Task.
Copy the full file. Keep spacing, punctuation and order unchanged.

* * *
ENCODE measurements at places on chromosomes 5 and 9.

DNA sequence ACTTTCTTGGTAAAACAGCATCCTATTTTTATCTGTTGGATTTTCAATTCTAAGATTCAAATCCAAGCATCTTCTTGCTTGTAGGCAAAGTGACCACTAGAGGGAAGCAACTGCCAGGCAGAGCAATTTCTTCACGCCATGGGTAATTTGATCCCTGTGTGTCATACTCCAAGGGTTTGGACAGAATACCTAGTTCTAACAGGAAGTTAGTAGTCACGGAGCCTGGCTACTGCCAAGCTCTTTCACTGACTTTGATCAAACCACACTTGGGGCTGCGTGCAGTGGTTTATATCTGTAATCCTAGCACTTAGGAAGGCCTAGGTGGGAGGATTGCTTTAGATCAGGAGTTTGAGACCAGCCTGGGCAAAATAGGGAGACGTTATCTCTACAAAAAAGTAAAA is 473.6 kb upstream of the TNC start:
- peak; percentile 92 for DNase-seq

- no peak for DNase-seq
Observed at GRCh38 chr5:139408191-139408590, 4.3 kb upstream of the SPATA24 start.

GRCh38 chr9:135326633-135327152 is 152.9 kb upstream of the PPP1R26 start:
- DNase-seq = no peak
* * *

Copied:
ENCODE measurements at places on chromosomes 5 and 9.

DNA sequence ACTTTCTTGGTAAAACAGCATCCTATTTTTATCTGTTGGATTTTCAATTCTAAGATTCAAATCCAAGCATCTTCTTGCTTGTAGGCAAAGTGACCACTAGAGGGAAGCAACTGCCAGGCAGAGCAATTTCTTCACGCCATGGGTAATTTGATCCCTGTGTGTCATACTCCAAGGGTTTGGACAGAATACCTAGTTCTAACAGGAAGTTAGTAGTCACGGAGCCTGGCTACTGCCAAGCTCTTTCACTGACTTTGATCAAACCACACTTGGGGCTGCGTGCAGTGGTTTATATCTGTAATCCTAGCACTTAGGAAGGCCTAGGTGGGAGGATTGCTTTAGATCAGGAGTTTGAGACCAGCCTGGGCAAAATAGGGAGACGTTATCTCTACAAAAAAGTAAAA is 473.6 kb upstream of the TNC start:
- peak; percentile 92 for DNase-seq

- no peak for DNase-seq
Observed at GRCh38 chr5:139408191-139408590, 4.3 kb upstream of the SPATA24 start.

GRCh38 chr9:135326633-135327152 is 152.9 kb upstream of the PPP1R26 start:
- DNase-seq = no peak